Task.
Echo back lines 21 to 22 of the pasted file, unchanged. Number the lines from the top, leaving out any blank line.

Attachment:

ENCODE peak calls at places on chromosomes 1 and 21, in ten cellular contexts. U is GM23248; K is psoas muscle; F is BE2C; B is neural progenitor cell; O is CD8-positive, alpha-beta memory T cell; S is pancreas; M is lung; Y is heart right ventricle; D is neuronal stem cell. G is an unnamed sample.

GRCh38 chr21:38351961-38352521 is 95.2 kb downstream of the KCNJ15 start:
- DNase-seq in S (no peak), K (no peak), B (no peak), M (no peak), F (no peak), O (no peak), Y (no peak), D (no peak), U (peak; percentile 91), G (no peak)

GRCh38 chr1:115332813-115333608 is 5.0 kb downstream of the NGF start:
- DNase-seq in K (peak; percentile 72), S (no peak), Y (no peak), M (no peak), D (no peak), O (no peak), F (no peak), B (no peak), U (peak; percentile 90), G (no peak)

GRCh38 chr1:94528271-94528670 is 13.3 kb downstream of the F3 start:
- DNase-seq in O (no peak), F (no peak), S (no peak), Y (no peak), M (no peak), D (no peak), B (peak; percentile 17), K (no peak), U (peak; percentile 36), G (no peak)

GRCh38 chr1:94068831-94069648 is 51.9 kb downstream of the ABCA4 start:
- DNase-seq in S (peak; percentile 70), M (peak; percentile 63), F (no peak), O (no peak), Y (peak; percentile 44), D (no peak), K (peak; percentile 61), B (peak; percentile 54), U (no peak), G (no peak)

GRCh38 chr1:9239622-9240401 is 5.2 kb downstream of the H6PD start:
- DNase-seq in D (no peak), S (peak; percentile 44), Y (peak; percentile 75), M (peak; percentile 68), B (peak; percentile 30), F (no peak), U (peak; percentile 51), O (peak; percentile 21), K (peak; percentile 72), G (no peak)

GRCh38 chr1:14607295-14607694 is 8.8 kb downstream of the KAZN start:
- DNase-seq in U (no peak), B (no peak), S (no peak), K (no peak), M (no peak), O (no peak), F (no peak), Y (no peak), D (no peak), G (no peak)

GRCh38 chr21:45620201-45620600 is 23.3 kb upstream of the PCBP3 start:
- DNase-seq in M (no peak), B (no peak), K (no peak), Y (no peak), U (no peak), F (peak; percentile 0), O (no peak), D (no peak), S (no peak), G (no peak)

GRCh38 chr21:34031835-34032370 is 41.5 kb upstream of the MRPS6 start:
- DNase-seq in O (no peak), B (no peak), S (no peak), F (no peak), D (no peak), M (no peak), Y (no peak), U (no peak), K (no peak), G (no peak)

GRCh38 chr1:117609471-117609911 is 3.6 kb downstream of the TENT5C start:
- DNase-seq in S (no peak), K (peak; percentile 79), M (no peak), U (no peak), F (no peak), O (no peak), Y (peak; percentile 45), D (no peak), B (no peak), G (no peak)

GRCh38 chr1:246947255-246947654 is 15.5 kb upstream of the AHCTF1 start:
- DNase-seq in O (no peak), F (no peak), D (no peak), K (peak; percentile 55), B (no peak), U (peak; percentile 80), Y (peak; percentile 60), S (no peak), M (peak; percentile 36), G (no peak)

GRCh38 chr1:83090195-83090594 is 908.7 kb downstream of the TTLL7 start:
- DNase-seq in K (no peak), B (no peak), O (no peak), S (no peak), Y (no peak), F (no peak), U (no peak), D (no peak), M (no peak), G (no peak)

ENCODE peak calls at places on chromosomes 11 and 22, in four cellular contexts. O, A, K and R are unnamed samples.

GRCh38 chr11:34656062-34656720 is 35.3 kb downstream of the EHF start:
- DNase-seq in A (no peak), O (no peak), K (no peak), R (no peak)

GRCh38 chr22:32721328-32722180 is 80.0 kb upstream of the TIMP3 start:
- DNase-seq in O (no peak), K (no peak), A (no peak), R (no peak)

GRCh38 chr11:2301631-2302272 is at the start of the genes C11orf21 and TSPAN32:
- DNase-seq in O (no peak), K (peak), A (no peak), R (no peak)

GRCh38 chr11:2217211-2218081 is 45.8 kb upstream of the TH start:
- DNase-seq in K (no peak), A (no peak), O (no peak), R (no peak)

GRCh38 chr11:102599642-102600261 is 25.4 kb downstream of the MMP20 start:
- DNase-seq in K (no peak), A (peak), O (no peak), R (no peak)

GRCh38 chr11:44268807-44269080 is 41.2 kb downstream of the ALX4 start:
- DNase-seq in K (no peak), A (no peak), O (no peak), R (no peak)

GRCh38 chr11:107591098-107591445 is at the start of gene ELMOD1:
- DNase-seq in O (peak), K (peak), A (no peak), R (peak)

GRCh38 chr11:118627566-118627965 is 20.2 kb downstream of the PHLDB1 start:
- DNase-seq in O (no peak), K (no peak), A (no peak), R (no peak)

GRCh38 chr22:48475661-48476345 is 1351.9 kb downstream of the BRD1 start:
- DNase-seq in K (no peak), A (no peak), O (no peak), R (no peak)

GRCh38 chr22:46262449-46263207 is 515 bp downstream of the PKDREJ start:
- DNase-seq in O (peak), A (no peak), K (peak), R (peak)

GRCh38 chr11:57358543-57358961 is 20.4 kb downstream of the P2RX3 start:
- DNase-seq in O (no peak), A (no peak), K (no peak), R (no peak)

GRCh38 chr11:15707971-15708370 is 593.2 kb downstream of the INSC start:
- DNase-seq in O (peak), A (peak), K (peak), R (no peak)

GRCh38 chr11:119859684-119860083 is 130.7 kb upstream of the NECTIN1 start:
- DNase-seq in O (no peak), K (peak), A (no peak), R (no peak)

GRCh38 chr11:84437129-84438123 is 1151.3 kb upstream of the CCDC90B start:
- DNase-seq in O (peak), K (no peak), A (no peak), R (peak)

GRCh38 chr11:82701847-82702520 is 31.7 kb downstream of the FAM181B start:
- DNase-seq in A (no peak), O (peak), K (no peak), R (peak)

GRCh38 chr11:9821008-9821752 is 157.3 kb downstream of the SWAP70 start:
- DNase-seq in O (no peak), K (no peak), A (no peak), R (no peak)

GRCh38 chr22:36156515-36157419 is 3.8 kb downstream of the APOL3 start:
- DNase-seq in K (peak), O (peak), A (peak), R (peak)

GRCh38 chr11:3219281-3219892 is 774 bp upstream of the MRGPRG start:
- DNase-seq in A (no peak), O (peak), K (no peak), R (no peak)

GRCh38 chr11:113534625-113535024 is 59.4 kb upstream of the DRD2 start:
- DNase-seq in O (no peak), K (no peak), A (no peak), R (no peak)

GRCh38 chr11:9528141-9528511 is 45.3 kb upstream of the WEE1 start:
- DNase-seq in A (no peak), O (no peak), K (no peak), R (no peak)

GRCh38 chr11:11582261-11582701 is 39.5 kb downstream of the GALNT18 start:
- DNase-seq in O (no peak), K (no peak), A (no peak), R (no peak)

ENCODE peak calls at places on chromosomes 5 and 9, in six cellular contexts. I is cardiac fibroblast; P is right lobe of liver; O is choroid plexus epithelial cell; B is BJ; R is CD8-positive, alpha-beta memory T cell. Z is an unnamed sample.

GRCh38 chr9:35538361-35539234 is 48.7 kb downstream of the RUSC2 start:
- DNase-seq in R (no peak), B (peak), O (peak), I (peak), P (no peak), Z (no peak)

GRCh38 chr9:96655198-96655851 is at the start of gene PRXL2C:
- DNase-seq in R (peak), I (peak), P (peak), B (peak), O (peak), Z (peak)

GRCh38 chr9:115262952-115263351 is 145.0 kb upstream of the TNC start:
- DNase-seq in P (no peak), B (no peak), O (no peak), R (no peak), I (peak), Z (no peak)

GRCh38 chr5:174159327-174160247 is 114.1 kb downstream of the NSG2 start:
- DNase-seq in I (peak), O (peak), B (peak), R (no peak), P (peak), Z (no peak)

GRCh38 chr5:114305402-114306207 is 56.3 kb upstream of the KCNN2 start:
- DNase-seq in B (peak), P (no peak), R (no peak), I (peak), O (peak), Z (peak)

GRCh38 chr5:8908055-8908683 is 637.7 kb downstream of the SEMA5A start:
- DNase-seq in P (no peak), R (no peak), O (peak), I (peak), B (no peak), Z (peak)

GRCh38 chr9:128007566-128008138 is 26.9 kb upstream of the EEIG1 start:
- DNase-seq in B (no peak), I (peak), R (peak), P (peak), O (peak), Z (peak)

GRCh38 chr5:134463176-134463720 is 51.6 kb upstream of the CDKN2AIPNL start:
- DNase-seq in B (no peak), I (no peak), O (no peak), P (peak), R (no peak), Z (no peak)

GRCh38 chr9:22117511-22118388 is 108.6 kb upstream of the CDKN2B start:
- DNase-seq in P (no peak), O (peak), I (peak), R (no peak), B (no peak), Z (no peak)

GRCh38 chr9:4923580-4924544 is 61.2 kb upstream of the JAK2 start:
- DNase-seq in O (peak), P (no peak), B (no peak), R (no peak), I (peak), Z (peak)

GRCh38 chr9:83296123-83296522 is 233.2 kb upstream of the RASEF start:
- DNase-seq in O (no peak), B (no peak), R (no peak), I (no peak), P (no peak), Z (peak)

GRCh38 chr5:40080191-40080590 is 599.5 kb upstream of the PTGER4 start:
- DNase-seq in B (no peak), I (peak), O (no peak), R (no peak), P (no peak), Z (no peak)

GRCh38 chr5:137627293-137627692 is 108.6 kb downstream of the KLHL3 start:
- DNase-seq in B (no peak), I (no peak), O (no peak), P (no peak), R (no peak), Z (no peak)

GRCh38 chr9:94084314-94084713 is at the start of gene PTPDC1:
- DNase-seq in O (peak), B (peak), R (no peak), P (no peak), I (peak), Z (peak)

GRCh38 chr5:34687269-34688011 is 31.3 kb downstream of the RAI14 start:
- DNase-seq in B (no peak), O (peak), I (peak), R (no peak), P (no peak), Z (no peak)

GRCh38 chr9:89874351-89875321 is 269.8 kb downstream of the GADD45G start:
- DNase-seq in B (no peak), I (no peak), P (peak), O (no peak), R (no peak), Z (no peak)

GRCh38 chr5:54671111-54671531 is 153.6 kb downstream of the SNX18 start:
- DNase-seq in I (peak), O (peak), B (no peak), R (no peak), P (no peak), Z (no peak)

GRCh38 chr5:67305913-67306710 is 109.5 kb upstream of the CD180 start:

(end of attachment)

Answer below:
- DNase-seq in O (no peak), F (no peak), D (no peak), K (peak; percentile 55), B (no peak), U (peak; percentile 80), Y (peak; percentile 60), S (no peak), M (peak; percentile 36), G (no peak)

GRCh38 chr1:83090195-83090594 is 908.7 kb downstream of the TTLL7 start: